My Papa's Waltz
posted by felix betachat at 7:43 PM on January 18, 2007


My Papa's Waltz

Creepy!
posted by roll truck roll at 7:45 PM on January 18, 2007


Carl Sandburg? Languages is one I've always liked.
posted by oneirodynia at 7:46 PM on January 18, 2007


http://www.woodyguthrie.org/Lyrics/Lyrics.htm
posted by JayRwv at 7:46 PM on January 18, 2007


The 50th Stanza of Tennyson's In Memoriam is one of my favorites.
posted by atchafalaya at 8:03 PM on January 18, 2007


I suggest Galway Kinnell (some examples)...
posted by stefnet at 8:11 PM on January 18, 2007


Can I suggest ex-poet laureate Mark Strand? He lived and taught in Iowa for a long time, and then later in Chicago. I think the following is both lovely and appropriate:

The Continuous Life

What of the neighborhood homes awash
In a silver light, of children crouched in the bushes,
Watching the grown-ups for signs of surrender,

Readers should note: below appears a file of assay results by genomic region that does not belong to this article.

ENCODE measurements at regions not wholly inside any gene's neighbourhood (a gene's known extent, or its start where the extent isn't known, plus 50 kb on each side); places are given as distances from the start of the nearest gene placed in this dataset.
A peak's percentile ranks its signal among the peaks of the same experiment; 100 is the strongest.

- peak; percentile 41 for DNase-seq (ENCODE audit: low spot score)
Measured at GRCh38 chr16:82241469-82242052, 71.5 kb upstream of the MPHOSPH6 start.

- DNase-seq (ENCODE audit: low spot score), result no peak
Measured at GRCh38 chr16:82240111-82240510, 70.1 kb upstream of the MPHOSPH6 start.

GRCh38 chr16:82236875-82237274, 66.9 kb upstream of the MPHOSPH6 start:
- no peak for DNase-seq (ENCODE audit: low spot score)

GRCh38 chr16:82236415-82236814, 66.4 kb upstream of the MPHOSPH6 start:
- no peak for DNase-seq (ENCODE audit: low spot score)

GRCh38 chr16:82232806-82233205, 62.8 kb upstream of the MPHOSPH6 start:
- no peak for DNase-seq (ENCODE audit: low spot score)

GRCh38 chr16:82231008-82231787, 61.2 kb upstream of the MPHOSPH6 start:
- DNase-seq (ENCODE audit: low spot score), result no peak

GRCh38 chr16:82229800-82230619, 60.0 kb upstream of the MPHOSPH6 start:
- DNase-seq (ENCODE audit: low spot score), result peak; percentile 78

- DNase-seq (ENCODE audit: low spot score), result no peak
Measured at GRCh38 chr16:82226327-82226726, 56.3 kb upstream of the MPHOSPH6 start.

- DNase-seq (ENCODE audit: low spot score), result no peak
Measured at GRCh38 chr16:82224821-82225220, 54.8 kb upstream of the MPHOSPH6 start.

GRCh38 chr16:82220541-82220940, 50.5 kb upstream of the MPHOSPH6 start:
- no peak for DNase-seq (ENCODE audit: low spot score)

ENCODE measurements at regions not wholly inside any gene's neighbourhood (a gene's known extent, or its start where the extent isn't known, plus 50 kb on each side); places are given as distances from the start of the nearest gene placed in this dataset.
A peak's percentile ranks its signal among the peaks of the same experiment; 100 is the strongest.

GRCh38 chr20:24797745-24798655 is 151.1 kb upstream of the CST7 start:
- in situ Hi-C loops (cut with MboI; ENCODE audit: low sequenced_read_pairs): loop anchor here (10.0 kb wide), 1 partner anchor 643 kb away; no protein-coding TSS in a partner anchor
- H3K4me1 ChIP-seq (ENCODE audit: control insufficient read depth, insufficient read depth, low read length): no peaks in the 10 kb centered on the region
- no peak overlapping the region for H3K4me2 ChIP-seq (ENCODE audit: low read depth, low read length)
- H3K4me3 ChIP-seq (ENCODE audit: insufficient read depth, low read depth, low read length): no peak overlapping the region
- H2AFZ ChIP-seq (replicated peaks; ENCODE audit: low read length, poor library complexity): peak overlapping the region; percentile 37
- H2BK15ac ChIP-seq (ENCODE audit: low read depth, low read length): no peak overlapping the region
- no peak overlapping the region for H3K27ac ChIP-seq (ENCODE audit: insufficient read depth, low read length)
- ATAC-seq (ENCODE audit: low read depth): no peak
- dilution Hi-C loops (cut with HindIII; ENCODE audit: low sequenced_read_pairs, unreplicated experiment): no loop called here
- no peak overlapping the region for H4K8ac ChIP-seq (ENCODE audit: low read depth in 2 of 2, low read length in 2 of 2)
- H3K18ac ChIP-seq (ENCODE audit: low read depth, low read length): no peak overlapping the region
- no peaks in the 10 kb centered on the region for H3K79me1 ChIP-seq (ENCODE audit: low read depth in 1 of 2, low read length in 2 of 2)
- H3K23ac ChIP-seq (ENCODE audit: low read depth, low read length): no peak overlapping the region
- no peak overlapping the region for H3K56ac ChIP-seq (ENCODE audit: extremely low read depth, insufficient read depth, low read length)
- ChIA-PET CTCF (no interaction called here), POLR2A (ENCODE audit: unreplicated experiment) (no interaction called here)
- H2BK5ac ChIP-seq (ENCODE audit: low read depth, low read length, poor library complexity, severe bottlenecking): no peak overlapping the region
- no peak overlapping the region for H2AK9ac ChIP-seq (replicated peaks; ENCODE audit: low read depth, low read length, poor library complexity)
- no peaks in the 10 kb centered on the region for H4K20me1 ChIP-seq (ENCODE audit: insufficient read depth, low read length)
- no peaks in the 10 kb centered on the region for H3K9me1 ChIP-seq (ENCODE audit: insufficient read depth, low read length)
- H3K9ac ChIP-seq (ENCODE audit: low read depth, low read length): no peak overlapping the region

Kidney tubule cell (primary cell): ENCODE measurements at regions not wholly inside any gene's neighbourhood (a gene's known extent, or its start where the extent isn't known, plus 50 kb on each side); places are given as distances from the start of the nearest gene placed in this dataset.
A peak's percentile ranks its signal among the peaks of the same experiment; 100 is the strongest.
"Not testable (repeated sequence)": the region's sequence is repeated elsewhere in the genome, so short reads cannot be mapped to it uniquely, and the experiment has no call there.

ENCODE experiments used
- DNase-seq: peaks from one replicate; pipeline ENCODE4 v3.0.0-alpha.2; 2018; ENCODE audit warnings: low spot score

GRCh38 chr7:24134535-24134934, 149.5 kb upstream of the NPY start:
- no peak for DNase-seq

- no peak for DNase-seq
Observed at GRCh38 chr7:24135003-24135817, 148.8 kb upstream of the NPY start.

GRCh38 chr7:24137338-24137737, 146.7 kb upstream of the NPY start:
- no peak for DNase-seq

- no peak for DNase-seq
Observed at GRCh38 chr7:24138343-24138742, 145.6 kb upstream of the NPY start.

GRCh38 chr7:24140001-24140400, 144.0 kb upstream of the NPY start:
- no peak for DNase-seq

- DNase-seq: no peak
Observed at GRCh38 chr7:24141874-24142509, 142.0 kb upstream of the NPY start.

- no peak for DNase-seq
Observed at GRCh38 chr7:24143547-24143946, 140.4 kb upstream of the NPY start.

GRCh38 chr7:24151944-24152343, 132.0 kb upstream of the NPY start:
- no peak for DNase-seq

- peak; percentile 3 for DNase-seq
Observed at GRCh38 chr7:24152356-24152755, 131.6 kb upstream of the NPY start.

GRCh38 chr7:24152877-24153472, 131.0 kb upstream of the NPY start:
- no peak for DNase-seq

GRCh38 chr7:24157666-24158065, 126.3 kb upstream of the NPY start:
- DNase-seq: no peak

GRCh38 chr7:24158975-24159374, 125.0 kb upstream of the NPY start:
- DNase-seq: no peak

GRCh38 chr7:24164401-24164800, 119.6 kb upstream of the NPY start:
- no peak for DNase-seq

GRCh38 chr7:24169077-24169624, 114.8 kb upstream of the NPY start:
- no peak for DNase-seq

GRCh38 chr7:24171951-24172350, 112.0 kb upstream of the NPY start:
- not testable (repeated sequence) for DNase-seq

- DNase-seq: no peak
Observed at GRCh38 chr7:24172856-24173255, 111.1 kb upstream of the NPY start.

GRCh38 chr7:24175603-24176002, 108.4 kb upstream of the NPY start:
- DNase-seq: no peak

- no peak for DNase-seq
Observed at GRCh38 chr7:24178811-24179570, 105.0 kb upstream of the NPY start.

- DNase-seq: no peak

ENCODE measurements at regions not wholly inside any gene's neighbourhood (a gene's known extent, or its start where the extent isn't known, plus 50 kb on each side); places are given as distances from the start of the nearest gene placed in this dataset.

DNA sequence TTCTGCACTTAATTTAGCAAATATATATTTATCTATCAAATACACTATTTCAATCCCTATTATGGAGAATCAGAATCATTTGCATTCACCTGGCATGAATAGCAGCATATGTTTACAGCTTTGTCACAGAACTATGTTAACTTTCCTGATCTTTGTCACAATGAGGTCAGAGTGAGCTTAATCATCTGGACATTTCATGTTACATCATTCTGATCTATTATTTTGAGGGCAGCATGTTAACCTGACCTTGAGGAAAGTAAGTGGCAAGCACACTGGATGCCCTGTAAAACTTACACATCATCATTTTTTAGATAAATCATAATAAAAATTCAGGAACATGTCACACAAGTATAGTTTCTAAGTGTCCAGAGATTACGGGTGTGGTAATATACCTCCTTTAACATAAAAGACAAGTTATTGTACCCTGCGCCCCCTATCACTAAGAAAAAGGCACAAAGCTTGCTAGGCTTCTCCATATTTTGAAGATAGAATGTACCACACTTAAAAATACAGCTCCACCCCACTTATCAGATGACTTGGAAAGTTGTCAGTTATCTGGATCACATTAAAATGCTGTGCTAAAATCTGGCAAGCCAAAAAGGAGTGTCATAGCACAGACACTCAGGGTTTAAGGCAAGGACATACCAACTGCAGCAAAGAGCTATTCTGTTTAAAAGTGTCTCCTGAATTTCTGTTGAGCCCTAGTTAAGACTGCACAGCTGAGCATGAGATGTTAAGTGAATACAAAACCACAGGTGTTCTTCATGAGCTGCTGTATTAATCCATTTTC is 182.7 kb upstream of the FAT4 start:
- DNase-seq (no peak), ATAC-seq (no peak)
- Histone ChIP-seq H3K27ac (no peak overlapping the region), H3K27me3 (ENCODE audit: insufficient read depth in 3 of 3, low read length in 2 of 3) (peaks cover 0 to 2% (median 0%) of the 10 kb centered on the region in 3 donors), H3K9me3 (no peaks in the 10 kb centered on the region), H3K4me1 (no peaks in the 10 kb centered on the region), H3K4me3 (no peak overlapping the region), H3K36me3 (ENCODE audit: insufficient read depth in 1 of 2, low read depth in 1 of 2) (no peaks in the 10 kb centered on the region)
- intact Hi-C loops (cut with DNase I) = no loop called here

Signs that the irregular pleasures of moving
From day to day, of being adrift on the swell of duty,
Have run their course? Oh parents, confess
To your little ones the night is a long way off
And your taste for the mundane grows; tell them
Your worship of household chores has barely begun;
Describe the beauty of shovels and rakes, brooms and mops;
Say there will always be cooking and cleaning to do,
That one thing leads to another, which leads to another;
Explain that you live between two great darks, the first
With an ending, the second without one, that the luckiest
Thing is having been born, that you live in a blur
Of hours and days, months and years, and believe
It has meaning, despite the occasional fear
You are slipping away with nothing completed, nothing
To prove you existed. Tell the children to come inside,
That your search goes on for something you lost--a name,
A family album that fell from its own small matter
Into another, a piece of the dark that might have been yours,
You don’t really know. Say that each of you tries
To keep busy, learning to lean down close and hear
The careless breathing of earth and feel its available
Languor come over you, wave after wave, sending
Small tremors of love through your brief,
Undeniable selves, into your days, and beyond.
posted by onlyconnect at 8:53 PM on January 18, 2007


You didn't mention that he is a drunk and that your husband's love for him is tender yet fraught with pain, so good gravy do not read "My Papa's Waltz."